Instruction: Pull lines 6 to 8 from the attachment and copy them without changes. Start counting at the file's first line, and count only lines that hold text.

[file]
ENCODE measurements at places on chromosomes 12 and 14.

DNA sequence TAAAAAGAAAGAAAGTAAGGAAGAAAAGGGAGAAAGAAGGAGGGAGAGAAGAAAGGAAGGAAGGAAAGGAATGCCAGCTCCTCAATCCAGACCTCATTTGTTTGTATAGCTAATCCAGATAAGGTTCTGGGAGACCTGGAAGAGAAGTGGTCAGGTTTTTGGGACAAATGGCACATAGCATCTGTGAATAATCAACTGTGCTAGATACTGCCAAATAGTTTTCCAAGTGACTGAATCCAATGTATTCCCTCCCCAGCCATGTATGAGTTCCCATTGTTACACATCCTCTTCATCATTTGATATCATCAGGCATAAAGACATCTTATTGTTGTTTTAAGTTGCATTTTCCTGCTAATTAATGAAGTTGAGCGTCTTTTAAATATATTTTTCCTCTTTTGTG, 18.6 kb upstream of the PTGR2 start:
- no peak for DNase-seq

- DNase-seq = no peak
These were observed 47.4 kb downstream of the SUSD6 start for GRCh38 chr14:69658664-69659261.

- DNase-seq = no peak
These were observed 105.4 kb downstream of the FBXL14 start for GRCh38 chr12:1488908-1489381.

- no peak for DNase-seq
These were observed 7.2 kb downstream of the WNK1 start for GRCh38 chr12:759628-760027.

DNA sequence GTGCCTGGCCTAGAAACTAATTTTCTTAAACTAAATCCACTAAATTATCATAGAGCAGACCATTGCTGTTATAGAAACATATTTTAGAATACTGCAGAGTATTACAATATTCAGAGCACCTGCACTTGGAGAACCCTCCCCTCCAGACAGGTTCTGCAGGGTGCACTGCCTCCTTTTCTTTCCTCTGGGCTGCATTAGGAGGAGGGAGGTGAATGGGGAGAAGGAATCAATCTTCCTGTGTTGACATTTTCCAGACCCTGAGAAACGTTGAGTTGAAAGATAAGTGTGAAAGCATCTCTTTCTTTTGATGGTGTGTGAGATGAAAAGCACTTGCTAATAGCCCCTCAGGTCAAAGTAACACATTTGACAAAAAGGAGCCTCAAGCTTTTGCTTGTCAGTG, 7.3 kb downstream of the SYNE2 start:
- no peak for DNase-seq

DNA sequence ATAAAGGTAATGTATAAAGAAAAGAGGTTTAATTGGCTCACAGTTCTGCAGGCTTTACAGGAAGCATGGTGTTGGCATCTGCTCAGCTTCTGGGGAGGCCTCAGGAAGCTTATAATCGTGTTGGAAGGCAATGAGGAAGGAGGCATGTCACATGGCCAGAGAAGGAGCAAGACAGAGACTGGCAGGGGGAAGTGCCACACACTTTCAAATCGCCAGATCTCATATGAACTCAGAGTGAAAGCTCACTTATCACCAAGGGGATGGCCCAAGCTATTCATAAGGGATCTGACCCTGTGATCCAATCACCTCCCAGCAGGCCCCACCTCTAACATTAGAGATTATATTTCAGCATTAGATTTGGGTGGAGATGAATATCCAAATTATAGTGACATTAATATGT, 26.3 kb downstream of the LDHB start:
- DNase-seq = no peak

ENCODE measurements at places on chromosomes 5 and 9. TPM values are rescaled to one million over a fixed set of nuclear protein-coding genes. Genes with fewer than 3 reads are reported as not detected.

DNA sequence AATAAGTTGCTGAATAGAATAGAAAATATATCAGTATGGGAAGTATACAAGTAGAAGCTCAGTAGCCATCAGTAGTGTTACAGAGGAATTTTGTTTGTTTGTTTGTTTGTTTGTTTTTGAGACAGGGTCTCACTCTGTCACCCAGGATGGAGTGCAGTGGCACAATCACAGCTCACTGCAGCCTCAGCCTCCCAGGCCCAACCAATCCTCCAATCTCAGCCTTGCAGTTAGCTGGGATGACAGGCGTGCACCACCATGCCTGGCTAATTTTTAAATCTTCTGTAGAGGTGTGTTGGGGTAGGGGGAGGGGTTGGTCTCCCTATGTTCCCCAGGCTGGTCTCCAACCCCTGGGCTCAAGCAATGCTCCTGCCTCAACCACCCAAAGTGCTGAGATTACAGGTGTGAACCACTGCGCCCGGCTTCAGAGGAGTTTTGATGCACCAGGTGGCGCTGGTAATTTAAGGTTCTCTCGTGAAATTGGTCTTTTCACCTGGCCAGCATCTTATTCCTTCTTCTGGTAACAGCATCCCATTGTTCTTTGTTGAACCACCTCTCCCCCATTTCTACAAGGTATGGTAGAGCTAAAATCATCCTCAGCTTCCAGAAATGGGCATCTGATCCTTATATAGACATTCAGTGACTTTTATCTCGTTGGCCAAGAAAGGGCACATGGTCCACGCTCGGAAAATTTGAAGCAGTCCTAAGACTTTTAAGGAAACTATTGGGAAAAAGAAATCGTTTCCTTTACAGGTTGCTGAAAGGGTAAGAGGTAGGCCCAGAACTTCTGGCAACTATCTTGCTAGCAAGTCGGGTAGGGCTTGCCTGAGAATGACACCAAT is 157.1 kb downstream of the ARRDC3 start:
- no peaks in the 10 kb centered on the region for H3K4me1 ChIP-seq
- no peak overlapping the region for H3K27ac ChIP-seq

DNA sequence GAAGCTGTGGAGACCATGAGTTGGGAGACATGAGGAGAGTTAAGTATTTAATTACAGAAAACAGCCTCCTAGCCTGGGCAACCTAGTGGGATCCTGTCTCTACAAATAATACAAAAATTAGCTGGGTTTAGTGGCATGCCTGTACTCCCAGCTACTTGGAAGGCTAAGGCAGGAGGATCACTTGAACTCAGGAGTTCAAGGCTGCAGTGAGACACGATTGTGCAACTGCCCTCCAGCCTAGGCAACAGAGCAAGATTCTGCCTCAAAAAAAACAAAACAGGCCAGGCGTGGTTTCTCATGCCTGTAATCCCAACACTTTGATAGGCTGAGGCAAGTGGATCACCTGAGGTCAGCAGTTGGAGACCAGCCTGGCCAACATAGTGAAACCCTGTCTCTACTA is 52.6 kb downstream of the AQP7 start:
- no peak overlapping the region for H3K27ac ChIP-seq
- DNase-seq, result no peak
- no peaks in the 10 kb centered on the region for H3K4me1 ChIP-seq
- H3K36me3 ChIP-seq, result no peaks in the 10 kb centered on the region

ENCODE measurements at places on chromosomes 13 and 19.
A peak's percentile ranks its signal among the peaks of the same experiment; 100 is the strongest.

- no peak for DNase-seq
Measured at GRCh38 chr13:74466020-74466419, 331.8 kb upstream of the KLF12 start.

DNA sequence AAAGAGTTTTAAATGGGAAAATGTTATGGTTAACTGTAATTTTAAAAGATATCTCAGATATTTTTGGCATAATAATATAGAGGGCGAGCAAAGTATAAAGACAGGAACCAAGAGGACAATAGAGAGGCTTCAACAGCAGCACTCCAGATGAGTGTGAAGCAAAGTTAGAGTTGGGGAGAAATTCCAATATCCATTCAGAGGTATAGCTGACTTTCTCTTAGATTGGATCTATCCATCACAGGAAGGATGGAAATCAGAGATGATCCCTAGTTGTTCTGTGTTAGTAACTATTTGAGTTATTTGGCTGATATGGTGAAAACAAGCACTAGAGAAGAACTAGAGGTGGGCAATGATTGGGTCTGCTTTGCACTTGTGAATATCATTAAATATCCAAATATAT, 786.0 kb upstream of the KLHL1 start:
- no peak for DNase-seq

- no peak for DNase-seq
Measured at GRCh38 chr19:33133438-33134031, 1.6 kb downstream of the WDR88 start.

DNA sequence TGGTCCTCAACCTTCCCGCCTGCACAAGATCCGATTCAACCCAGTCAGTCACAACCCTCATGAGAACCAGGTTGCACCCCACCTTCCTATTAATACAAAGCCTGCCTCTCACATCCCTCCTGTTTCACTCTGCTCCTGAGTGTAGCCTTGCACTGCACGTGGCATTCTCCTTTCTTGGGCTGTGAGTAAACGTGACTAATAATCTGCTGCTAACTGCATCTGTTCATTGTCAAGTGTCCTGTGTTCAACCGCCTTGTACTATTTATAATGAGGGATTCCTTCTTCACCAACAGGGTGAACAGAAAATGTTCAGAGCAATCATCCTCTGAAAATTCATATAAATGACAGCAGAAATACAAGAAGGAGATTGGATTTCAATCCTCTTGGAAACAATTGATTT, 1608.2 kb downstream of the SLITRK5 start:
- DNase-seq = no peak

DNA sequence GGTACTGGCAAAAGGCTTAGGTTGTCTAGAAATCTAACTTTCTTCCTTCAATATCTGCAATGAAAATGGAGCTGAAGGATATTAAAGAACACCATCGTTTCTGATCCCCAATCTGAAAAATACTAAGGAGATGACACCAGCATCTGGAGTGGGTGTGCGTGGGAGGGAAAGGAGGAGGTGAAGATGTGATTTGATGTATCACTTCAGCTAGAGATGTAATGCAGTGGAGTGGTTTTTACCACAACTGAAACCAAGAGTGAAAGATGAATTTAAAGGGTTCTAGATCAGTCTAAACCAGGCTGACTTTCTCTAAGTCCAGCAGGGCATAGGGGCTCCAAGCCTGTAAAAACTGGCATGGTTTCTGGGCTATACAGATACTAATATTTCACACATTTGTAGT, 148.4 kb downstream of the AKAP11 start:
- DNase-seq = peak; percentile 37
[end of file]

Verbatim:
- DNase-seq = no peak
These were observed 105.4 kb downstream of the FBXL14 start for GRCh38 chr12:1488908-1489381.

- no peak for DNase-seq